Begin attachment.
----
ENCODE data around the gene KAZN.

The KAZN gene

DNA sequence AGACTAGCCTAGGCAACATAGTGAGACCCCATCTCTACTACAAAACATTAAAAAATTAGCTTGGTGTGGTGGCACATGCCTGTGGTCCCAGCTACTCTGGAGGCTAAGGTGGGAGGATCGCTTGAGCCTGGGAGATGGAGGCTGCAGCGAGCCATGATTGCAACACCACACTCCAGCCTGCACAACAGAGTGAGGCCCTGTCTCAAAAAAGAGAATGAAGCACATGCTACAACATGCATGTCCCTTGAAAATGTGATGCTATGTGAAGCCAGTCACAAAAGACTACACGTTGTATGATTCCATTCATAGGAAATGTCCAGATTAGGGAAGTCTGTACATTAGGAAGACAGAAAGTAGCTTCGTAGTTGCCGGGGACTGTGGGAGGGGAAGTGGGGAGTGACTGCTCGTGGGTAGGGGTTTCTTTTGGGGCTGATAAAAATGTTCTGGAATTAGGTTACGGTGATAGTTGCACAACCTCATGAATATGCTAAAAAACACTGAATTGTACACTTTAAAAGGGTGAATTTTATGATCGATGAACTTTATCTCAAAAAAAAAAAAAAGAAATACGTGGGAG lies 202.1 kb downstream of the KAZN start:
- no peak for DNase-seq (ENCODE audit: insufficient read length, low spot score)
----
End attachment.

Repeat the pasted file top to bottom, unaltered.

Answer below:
ENCODE data around the gene KAZN.

The KAZN gene

DNA sequence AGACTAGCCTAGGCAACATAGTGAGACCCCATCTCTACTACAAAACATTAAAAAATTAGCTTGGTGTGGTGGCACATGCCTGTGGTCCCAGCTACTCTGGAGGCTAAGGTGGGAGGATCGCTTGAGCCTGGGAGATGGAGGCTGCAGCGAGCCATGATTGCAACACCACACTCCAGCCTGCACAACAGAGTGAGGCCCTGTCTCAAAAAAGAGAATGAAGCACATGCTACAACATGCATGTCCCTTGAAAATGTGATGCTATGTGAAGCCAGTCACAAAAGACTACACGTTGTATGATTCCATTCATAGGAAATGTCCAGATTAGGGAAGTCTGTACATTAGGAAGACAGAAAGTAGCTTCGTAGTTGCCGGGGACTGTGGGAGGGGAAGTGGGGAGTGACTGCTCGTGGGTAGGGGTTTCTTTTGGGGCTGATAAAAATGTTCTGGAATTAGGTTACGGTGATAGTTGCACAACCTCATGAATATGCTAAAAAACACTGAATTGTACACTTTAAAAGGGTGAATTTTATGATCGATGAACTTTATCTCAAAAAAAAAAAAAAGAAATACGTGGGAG lies 202.1 kb downstream of the KAZN start:
- no peak for DNase-seq (ENCODE audit: insufficient read length, low spot score)